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This article is written by a student writer from the Her Campus at Emerson chapter.

I love music, mainly weird music. Right now, my playlists feature a ton of Ashnikko, Middle Eastern rap, and Halsey, so it is safe to say I am all over the map. Strange musicals are no exception. 

I was never much of a history buff, but I am a sucker for a good rhyme, which means that “divorced, beheaded, died; divorced, beheaded, survived” has never left my head. However, I did think that the annoying rhyme would be just that—  a rhyme. Never in a million years could I have anticipated that two college students would create and write a musical where the wives of Henry VIII would together as a modern girl band and compete against each other to see who had the worst time living with Henry. 

I could ask myself as a writer: how did I not think of this?? The idea is so outlandish, but it actually works. The wives sing together and in solo performances that talk about their individual lives with each other. The show is less of a show and more of a concert, and it’s one I am paying an arm and a leg to go see on Broadway in March. 

I love all the songs from SIX, no surprise there. I tend to go all or nothing, but I did rank them according to how they sound as well as the content in them. All biases aside, Henry really messed up big time.

1. Don’t Lose Ur Head

We are starting off with Anne Boleyn, whose youthful nature and adorable space buns stole the stage for me. Anne sings the events that led to her getting her head chopped off with texting slang mixed in and side comments from the other wives, and she essentially clears her name from the nasty rumors by confirming every single one of them. 

2. All You Wanna Do

If we are talking about the competition winner it’s Katherine Howard in my opinion. This song may be upbeat and fun, but the lyrics show how tragic her life actually was. Starting at a young age, Katherine was objectified by men over and over again, and ended up with Henry, who treated her poorly and had her killed at the age of 19. She sings with such a hopeful voice, which deteriorates as the song goes on; it killed me. 

3. Six

“Six” details how the lives of the wives would have been different if they hadn’t married Henry. This is them taking back their lives and coming together as a real group. It’s catchy and so so heartwarming, the perfect way to end the show. As an added bonus, the harmonies are truly something else. 

4. Get Down

Anne of Cleves is badass as she sings about how Henry rejected her before the relationship really started, and how she became her own king and queen. Her actual fate was the best of all the women: Henry made a sizeable settlement on her and because she complied with the divorce, he made her an honorary member of the royal family. She had a ton of land and lived a long life, which is more than what can be said for the rest of the women on this list.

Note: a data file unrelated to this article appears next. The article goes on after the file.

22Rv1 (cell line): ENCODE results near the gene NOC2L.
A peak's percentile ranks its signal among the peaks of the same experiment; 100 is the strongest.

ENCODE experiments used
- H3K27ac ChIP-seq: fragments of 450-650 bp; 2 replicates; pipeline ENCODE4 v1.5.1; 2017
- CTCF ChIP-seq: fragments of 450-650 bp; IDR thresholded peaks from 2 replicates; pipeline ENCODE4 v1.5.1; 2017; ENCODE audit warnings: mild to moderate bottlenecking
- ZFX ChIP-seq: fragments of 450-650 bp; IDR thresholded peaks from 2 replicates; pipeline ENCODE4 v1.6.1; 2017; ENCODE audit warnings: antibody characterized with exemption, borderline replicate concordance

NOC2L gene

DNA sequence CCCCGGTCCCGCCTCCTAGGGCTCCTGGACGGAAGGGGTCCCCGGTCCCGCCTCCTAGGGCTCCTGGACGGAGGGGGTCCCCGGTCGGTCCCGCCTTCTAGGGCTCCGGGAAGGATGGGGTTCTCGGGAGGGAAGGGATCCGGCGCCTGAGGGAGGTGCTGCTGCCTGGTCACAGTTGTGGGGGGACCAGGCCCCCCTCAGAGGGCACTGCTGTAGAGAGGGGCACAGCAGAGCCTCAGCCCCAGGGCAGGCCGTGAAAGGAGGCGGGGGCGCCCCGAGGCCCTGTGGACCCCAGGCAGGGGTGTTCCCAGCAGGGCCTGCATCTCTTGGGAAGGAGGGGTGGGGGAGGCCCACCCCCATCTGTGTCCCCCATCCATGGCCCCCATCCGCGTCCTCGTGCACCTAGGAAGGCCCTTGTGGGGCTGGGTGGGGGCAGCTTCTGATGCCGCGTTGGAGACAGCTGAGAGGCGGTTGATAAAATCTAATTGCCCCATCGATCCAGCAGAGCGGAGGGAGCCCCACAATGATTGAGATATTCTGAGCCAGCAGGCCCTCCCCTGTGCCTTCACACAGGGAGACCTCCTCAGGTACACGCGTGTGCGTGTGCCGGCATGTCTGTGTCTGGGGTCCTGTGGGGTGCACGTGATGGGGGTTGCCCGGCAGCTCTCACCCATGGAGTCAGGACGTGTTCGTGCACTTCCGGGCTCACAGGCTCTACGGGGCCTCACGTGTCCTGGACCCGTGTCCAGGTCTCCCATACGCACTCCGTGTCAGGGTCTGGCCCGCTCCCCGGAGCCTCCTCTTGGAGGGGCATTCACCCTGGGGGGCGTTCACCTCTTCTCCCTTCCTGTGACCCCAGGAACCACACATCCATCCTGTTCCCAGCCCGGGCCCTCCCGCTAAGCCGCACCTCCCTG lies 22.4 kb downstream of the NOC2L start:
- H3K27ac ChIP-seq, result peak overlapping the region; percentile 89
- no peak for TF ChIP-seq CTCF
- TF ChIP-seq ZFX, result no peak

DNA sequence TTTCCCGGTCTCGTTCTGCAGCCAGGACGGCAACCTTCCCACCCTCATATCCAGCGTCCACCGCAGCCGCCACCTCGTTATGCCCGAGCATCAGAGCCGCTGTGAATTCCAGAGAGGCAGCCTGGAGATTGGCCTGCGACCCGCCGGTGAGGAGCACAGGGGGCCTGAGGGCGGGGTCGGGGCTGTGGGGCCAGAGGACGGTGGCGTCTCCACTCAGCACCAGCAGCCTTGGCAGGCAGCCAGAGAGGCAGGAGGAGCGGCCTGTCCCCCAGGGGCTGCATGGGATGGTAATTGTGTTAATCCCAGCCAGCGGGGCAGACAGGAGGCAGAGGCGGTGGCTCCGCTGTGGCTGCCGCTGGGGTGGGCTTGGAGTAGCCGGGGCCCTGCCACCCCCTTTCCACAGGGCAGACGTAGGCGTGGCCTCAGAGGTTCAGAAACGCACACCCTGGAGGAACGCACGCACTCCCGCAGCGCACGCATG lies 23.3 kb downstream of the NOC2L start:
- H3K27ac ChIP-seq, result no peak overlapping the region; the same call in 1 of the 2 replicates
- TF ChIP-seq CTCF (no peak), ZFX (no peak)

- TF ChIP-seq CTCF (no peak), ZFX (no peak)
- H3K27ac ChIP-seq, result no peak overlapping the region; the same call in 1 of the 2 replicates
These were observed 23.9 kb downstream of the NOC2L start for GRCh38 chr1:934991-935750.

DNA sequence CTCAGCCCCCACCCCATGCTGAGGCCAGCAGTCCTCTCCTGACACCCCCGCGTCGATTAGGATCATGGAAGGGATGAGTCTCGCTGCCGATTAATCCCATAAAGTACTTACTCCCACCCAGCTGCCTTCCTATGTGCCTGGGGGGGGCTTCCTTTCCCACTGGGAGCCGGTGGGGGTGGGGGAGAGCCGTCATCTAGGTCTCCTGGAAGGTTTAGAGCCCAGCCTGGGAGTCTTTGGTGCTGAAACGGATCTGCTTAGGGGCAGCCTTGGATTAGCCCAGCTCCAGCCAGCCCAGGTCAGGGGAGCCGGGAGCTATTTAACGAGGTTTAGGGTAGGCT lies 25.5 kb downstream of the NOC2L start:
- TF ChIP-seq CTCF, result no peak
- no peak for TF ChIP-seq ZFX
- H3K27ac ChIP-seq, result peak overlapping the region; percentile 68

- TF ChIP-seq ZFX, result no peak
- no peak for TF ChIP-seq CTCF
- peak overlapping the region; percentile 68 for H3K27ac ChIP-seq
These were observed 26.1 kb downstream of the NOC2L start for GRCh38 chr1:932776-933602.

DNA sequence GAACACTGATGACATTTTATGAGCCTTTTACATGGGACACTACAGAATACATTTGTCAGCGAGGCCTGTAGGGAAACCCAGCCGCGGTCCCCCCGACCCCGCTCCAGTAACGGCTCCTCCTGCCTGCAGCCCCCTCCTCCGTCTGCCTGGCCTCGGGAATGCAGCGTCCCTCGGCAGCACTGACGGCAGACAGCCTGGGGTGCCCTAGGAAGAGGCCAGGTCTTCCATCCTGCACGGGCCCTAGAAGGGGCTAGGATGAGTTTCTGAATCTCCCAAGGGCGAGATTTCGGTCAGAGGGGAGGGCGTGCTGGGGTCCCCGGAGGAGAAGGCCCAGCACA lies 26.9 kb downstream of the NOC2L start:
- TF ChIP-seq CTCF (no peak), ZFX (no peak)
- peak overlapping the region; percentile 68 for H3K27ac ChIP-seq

5. No Way


Another badass queen is here. Catherine of Aragon was married to Henry for 24 years (that takes dedication), but he wanted to divorce her because she couldn’t give him a male heir. She did have a girl, but Henry seemed to forget about that. Throughout the song, Catherine refuses to grant him a divorce and refuses to be replaced. She was replaced, but her attitude gave him a run for his money.

6. Ex-Wives

This is the opening song of the musical. It gives small snippets about each wife, and establishes the chorus, which features a very familiar rhyme. I love this song, it’s just not the best one, since it doesn’t get into the nitty-gritty about everyone. It does give a great overview, though, and works well as an opener and introduction. 

7. Megasix 

“Megasix” is not actually a song on the album; it’s the finale that ties up the loose ends of both “Ex-Wives” and “Six.” I would be ridiculous not to include it, especially since this song allows audience interaction and is adorable. A perfect end to a perfect musical. 

8. I Don’t Need Your Love

Catherine Parr sings about how she has had to marry men in order to survive, and how she wishes she were defined as herself and as her accomplishments (which were great), and not as someone’s wife. It’s sad, but it’s true; she is only known as the one who survived and not by anything else she did in her life as a woman.  

9. Haus Of Holbein

This song is entirely whack. Between the German accents, frilly ruffs like Queen Elizabeth wore around her neck and disco sounds in the back, I had no idea what was going on. It’s about Hans Holbein, the man who did the portrait for Anne of Cleves, which apparently was “misleading.” It is also about beauty standards of women and how they could be quite dangerous. I love this song; it is just ranked so low because it is such a trip to listen to. And, the moans in the background don’t help. 

 10. Heart Of Stone

This song is nothing short of gorgeous in lyrics and voice. Jane Seymour sings about her life with Henry, which is wholesome, she appeared to really love him and the son they had together. In an earlier song, Seymour described herself as the “only one he truly loved” and that may have been true, or he may have never loved any of these women, but what matters is what he meant to her. They both loved each other, which is a win for this generally tragic overall story.  

Olivia is a senior Creative Writing Major from New Hampshire. She loves to ice skate, write novels, and bake, as well as spend time with her elderly rabbit, who is the true star of the show.
Emerson contributor